Question Time: Changing Experiences

Question Time is a series in which we open up the floor to you, commenters. We invite you to share as you feel comfortable.

How have your experiences of being disabled changed over your lifetime/the time you’ve been disabled?

By 16 January, 2010.    Question Time   



6 Comments

  1. Everywhere I go lately, this question is popping up. And I’m not sure I’m ready to sit down and write a big deal about it. But briefly?

    When I first became disabled when I was a child, the whole focus was getting back to “normal” as soon as possible. My parents busted their butts trying to give me a normal childhood and adolescence. Back to school, back to sports, etc. For the next 50 years, I spent much of my energy trying to be like everybody else. Full-time school. Trying to dress like the other girls despite all the bracing and mobility aids. Full-time work. Marriage, house, kid. Hiking (yeah, really–hiking), swimming, even gym memberships a couple of times over the years. I would get on this roller-coaster where I would go and go and go, crash, be nearly non-functional until I could semi-recover, and repeat. But end result? I was able to maintain the fiction for almost five full decades that I could do anything anybody else could do. I might have been slower at it, but I could do it. I was competitive about it, overcompensating, shoring up my denial system.

    Then I learned, somewhat belatedly, that was so the wrong thing to do. Just sped up the deterioration. Last Spring I crashed and just couldn’t come back. I dragged my ass through the summer, took a vacation and did too much, came back tireder than when I left. About that time, I figured out what was going on, took a full week at Thanksgiving and did nothing, and did it again at Christmas. I felt much better after taking those two big breaks but I will never feel again like I did just a year ago, never mind 10 years ago. And at the same time, it was depressing as hell taking a staycation and not getting out and doing anything fun. But it helped, and I continue to learn more all the time about what works for me and what doesn’t.

    I have been disciplined about getting enough rest, and my days and weeks go much better now than they did all last year. My energy levels are more even from day to day and over the course of a week, not the roller-coaster thing. But just last night I got all bent out of shape about something, stayed up late obsessing and compulsing over it, and have felt like absolute crap this entire day. That’s all it takes any more: One emotional upset, one night without sleep, and I’m shot out. I am more sensitive to cold.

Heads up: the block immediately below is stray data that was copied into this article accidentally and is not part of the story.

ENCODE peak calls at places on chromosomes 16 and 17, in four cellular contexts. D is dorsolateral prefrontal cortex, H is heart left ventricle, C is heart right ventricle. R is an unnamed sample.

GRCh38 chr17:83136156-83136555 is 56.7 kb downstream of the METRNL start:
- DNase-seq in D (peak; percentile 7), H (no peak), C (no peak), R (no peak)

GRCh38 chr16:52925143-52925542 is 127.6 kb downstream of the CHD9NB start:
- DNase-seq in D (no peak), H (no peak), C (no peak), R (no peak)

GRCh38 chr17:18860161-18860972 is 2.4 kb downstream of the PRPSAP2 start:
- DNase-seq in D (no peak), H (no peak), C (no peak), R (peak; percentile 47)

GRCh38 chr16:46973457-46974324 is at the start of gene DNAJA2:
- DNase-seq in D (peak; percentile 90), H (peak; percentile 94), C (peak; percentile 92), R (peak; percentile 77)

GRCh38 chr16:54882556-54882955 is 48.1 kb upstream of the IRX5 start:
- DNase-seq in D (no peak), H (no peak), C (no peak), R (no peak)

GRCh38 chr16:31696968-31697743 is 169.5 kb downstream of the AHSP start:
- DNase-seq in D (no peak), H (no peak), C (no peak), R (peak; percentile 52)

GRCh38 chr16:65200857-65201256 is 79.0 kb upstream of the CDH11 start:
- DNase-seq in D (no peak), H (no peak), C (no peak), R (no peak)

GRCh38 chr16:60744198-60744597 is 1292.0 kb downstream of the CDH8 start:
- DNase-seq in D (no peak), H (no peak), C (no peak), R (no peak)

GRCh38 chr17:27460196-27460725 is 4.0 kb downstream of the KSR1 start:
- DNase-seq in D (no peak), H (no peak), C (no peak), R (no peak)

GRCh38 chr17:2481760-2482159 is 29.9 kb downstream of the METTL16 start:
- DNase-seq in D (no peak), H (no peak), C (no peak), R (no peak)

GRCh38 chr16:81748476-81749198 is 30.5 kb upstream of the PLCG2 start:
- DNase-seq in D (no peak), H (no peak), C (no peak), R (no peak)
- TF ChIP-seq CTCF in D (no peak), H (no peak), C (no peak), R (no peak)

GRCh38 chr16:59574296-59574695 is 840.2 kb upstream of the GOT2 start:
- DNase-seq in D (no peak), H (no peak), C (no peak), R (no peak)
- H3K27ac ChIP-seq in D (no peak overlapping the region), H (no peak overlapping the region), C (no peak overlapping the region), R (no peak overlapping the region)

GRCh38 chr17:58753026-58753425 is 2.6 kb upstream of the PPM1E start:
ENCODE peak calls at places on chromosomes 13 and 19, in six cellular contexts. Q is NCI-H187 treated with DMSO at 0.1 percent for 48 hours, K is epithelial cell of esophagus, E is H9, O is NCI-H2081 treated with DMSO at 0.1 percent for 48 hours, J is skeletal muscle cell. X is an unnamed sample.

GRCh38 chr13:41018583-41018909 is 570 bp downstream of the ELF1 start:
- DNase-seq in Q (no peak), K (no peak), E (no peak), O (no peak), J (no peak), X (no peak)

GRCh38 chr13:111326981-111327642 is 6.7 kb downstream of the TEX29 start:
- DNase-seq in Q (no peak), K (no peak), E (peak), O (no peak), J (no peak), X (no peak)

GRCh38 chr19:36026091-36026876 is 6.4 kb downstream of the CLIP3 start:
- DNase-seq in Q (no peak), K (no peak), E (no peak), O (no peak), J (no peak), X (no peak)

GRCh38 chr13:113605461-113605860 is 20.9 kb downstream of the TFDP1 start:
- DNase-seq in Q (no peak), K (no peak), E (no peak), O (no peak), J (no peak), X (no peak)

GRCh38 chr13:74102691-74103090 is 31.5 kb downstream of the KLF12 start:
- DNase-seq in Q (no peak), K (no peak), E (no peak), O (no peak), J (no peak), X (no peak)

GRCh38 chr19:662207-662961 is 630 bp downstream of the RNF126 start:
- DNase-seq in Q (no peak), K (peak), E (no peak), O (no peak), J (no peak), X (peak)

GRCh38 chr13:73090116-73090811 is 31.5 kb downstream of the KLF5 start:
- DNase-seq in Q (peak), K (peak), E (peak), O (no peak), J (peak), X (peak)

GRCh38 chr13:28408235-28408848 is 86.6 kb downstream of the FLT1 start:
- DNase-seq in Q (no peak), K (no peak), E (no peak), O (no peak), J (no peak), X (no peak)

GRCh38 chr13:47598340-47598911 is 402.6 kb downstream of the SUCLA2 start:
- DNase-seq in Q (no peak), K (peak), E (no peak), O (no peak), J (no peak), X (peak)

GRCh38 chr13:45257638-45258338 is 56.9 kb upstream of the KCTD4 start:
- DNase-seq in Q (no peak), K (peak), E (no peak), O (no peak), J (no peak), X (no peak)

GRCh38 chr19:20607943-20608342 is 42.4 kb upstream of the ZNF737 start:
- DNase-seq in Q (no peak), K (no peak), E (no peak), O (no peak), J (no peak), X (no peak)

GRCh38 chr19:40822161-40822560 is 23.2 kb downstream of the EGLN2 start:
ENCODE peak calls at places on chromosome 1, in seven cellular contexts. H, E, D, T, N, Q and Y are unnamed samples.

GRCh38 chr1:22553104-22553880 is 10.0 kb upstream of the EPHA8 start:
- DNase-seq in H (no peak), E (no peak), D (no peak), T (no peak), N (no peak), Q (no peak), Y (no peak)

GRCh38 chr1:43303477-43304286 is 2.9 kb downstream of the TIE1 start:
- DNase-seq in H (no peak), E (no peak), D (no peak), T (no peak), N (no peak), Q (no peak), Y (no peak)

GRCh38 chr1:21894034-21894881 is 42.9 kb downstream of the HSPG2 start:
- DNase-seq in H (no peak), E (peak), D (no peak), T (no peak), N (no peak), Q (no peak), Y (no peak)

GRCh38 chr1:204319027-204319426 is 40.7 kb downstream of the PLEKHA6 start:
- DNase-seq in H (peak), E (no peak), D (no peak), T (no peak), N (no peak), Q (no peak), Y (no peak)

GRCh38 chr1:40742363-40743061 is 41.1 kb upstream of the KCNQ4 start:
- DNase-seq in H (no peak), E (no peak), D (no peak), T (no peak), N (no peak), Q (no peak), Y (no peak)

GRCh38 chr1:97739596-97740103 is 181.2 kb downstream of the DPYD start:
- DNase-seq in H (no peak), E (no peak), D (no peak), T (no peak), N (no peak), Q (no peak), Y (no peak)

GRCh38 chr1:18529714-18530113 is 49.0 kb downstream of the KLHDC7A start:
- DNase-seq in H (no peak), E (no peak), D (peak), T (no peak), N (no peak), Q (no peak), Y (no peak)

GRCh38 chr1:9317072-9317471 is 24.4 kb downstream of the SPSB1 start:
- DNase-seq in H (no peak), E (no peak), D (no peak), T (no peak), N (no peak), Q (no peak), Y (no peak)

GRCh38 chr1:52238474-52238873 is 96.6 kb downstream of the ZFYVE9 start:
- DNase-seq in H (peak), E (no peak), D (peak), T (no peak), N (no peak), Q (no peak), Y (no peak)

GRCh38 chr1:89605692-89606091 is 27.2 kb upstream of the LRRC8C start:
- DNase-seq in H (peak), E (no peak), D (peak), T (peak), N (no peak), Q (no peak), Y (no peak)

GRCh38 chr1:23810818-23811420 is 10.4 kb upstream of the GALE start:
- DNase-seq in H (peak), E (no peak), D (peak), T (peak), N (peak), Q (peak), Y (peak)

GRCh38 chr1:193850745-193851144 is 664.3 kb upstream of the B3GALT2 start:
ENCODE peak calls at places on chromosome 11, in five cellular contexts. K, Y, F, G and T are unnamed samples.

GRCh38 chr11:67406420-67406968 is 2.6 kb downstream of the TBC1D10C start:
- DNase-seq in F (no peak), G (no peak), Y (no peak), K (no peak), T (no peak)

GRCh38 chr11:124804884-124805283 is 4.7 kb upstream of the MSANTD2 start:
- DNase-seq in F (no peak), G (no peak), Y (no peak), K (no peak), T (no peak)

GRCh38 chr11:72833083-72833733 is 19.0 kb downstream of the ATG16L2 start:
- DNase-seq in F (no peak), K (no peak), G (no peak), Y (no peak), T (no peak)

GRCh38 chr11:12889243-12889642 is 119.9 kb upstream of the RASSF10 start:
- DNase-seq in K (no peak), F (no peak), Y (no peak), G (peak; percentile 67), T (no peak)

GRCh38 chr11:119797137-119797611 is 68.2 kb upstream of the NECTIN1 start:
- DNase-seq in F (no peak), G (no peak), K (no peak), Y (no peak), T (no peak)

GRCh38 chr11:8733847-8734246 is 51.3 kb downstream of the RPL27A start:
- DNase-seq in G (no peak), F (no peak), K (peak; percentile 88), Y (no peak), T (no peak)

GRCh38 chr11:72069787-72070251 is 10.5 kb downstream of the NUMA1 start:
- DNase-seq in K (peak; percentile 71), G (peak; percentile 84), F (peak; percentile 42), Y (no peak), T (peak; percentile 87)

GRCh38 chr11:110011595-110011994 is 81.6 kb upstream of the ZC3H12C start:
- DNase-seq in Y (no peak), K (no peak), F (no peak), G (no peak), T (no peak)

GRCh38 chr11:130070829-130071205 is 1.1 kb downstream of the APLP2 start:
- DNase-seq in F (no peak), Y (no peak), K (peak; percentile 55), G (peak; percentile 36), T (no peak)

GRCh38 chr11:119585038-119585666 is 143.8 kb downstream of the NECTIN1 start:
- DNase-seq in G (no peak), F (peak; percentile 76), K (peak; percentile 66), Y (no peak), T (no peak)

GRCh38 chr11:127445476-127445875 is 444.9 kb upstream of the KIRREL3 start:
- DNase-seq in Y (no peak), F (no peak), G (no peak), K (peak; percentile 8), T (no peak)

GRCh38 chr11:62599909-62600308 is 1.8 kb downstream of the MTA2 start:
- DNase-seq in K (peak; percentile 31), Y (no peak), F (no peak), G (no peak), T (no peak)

I’ve pretty much quit doing housework, with the predictable result. I am still in the process of grieving the loss of simple pleasures like a walk in the woods. I don’t even walk the dog any more. And it’s funny the way the universe works: About six months before the crash, I adopted a dog who turned out to hate going for walks. It’s like she knew before I did. We’d walk half a block and she’d just refuse to take another step unless it was towards home.

    So how my life has changed is, now I just go to work and the weekends are spent recovering and getting geared up for the next week and wondering how many more years I’ll be able to do even this before I have to go part time or even quit. Will I make it to retirement age? It’ll be close. If I didn’t like my job so much, and if I could afford it, I’d cut back a bit now so I could have a life outside the office, but that’s not an option for us.

    Does this shorten my life expectancy? I don’t know, haven’t seen any data on that. Folks with my disability who’ve been in the obits lately died in their 80s, so maybe not. These are things I never had to think about before. The myth about us kids at the time was that our recovery from the acute phase was more or less complete in most respects, and that our health/lifestyle/life expectancy need be no different than anyone else’s. Listening to my body and pacing myself is much more at the forefront of my conscious thinking than it used to be, by far. Reading more about my disability and educating my health care providers (what am I, a med school?) also occupies more of my time and energy than it used to. And I’m more outspoken about personal and general disability issues than I used to be.

    Hunh. Not so brief, was I? Maybe I needed to say that. Thanks for asking. I’m looking forward to reading everybody else’s responses.

  2. Accepting my limitations took a long time. For a while, before the proper medication cocktail was established, my life was about as chaotic as my emotional state. My life decisions reflected the variations in my mood. It took a really horrible manic episode, after which the guilt and shame of seeing all the damage I had caused, people I had upset, and things I had said—before my psychiatrist finally decided to treat me with a mood stabilizer in addition to other drugs. If only it had been tried years before. That was the point at which true healing arrived and when I was finally able to rest of something close to stability. Until my mind was out of balance, I couldn’t begin to feel whole and solid.